(3) The Apostle Andrew 70 A.D.
Andrew, Peter's brother who introduced him to Christ, went to join his brother with Christ in eternity six years after Peter's death. After preaching Christ's resurrection to the Scythians and Thracians, he to was crucified for this faith. As Hippolytus tells us, he was hung on an olive tree at Patrae, a town in Achaia.
(4) The Apostle Thomas 70 A.D.
Thomas is known as "doubting Thomas" because of his reluctance to believe the other Apostles' witness of the resurrection. After they told him that Christ was alive, he stated, "Except I shall see in his hands the print of the nails, and put my finger into the print of the nails, and thrust my hand into his side, I will not believe." (John 20:25). After this Christ did appear to him, and Thomas believed unto death. Thomas sealed his testimony as he was thrust through with pine spears, tormented with red hot plates, and burned alive.
(5) The Apostle Phillip 54 A.D.
Phillip, who was corrected by Christ when he asked Christ to show the him and the other Apostles the Father, saw the glory of Christ after his resurrection and undoubtedly reflected on Christ's response to his request: "He who has seen me has seen the Father." (John 14:9). Phillip evangelized in Phrygia where some hostile Jews had him tortured and then crucified.
(6) The Apostle Matthew 60-70 A.D.
Matthew, the tax collector, so desperately wanted the Jews to accept Christ. He wrote the Gospel according to Matthew about ten years before his death. Because of this, one can see contained within his Gospel the faith that he spilled his blood for. Matthew surely remembered His resurrected Savior's words, "lo, I am with you always, even unto the end of the world." (Matt 28:20) when he professed the resurrected Christ unto his death by beheading at Nad-Davar.
(7) The Apostle Nathanael (Bartholomew) 70 A.D.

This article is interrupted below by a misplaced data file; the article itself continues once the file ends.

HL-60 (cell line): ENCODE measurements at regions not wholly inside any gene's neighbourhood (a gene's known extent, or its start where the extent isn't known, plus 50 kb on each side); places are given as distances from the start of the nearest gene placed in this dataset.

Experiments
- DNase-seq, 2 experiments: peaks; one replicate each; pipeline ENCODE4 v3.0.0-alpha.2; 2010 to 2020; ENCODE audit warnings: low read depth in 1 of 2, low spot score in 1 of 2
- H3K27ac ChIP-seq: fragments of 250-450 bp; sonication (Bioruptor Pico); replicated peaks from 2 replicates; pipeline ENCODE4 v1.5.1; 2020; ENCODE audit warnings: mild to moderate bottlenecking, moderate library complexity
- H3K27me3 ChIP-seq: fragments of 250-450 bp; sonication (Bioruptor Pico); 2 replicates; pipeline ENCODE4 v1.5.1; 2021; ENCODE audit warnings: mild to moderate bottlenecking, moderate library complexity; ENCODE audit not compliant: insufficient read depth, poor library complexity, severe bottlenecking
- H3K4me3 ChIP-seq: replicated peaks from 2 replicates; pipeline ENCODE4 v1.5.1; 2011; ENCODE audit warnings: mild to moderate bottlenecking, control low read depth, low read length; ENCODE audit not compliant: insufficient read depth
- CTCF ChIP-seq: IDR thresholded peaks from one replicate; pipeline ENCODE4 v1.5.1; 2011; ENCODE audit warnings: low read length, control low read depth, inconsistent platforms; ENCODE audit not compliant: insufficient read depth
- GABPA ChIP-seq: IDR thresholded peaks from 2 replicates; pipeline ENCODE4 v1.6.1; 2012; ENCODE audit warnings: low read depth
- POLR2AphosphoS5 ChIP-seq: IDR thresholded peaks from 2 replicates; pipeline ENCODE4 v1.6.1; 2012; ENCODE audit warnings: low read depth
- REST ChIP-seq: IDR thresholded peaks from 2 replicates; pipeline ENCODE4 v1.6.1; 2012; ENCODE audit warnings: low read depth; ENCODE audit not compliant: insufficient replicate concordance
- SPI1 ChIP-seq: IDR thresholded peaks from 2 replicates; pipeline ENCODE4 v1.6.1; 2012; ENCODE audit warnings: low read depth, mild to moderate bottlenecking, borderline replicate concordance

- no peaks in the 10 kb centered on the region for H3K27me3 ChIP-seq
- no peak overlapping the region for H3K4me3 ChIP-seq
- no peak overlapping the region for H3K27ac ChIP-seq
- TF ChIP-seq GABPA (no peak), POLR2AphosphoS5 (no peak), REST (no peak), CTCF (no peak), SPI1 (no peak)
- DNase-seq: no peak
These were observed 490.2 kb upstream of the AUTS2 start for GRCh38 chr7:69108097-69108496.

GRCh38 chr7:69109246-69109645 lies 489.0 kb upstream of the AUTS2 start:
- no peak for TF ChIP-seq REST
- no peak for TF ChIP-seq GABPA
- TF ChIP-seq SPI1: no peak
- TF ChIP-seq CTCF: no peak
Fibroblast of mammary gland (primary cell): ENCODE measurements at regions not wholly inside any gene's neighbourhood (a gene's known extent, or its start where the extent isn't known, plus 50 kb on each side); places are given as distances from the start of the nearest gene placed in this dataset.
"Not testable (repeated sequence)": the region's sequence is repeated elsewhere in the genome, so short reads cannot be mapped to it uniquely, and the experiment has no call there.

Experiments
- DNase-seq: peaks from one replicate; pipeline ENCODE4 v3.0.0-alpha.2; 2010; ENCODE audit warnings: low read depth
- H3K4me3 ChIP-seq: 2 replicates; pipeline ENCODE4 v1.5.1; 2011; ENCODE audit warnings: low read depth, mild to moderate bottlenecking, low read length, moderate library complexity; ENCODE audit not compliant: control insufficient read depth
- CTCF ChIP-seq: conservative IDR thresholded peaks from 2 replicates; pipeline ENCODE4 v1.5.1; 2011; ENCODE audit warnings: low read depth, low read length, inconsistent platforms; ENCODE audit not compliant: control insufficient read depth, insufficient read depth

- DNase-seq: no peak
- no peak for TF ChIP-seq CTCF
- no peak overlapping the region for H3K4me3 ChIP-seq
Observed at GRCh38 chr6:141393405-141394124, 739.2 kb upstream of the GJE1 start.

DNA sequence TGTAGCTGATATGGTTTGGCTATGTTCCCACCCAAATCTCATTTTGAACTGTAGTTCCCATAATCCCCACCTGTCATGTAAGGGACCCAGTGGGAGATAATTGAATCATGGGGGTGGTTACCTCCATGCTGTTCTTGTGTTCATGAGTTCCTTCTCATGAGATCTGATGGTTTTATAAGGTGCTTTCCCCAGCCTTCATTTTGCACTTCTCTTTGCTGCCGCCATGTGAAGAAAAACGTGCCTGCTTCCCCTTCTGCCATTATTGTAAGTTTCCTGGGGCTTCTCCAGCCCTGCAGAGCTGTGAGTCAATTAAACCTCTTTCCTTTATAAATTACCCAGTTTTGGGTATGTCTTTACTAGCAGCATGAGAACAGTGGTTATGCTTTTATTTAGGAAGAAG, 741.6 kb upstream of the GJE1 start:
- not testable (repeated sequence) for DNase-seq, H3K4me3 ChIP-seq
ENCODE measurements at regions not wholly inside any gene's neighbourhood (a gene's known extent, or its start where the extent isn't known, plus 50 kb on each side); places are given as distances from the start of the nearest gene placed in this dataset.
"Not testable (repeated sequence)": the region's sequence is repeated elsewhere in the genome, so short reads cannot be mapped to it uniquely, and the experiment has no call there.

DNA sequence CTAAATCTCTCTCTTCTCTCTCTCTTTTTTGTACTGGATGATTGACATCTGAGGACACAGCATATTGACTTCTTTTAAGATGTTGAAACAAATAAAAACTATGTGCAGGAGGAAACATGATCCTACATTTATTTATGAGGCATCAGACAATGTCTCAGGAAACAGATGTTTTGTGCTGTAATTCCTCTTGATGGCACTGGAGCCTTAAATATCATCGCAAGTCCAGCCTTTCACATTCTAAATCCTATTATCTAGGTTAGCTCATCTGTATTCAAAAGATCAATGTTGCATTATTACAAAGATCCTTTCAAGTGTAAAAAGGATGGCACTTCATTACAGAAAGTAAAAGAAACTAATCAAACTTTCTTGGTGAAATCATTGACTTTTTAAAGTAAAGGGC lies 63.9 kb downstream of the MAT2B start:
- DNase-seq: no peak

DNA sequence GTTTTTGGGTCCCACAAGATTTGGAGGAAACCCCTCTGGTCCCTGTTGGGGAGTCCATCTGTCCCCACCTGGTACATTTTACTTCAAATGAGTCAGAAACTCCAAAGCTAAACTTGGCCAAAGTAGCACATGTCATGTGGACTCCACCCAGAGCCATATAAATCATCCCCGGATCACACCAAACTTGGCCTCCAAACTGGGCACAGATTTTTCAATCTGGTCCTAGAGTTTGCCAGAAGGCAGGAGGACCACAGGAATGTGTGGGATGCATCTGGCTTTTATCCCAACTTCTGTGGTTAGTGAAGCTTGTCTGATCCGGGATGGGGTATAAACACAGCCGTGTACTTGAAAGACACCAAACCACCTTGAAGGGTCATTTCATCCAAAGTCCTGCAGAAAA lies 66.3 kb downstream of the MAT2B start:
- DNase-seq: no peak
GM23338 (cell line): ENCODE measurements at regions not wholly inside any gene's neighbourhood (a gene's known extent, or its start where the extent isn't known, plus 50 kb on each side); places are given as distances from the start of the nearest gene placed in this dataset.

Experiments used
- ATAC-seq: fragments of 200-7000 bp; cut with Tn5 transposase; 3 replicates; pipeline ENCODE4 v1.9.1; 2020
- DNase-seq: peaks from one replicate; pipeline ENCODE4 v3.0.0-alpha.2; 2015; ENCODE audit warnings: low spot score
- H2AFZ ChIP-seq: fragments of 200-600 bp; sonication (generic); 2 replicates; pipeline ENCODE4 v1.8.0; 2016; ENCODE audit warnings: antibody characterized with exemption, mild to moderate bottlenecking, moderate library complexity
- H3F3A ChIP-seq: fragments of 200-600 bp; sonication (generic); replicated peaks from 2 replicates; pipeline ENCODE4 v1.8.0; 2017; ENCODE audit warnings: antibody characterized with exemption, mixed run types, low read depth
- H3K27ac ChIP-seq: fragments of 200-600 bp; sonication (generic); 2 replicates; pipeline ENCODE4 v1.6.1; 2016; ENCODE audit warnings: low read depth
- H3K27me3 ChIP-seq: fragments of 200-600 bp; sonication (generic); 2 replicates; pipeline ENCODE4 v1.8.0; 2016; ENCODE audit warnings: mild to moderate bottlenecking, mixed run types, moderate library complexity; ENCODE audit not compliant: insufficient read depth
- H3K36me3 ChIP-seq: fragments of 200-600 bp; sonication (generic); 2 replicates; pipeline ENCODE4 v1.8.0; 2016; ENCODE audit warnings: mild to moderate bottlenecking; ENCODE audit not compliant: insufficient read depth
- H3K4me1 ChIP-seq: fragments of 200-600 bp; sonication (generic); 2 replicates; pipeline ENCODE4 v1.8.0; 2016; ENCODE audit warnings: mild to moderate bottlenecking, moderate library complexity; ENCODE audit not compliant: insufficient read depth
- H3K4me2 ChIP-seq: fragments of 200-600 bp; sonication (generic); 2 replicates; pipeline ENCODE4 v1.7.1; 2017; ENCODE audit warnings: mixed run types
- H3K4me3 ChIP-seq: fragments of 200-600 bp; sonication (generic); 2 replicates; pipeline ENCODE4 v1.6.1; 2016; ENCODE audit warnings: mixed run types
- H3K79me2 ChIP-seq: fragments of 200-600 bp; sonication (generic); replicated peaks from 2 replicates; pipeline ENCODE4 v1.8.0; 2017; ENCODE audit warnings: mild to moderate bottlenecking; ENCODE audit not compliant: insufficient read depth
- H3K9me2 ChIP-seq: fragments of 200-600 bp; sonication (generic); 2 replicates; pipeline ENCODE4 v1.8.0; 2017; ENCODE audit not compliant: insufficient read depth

Nathanael, whose name means "gift of God," was truly given as a gift to the Church through his martyrdom. Nathanael was the first to profess that Christ was the Son of God early in Christ's ministry (John 1:49). He later paid for this profession though a hideous death. Unwilling to recant of his proclamation of a risen Christ, history tells us that he was flayed and then crucified.
(8) The Apostle James the Lesser 63 A.D.
James was appointed the head of the Jerusalem Church for many years after Christ's death. In this, he undoubtedly came in contact with many hostile Jews (the same ones who killed Christ and stated, "His [Christ's] blood be on us and our children." (Matt 27:25) In order to make James deny Christ's resurrection these men positioned him at the top of the Temple for all to see and hear. James, unwilling to deny what he knew to be true, was cast down from the Temple and finally beaten to death with a fuller's club to the head.
(9) The Apostle Simon the Zealot 74 A.D.
Simon was a Jewish zealot who stove (sic.) to set his people free from Roman oppression. After he saw with his own eyes that Christ had been resurrected, he became a zealot of the Gospel. Historians tell of the many different places that Simon proclaimed the good news of Christ's resurrection: Egypt, Cyrene, Africa, Mauritania, Britain, Lybia, and Persia. His rest finally came when he verified his testimony and went to be with Christ, being crucified by a governor in Syria.
(10) The Apostle Judas Thaddeus 72 A.D.
Judas questioned the Lord. Judas said to him (not Iscariot), "Lord, how is it that you will show yourself to us, and not unto the world?" After he witnessed Christ's resurrection, Judas then knew the answer to his question. After preaching the risen Christ to those in Mesopotamia in the mist pagan priests, Judas was beaten to death with sticks sealing his testimony in blood.
(11) The Apostle Matthias 70 A.D.
Matthias replaced Judas Iscariot (the betrayer of Christ who hung himself) as the twelfth Apostle of Christ (Acts 1:26). It is believed by most that Matthias was one of the seventy that Christ sent out during his earthly ministry (Luke 10:1). By this, it qualifies him to be an Apostle. Matthias, of which the least is known about, is said by Eusebius to have preached in Ethiopia. He was later stoned while hanging upon a cross.
(12) The Apostle John 95 A.D.
John is the only one of the twelve Apostles to have died a natural death. Although he did not die a martyr's death, he did live a martyr's life. He was exiled to the Island of Patmos under the Emperor Domitian for his proclamation of a risen Christ. It was there that he wrote the last book in the Bible, Revelation
. Some traditions state that he was thrown into boiling oil before the Latin Gate, where he was not killed but undoubtedly scared for the rest of his life.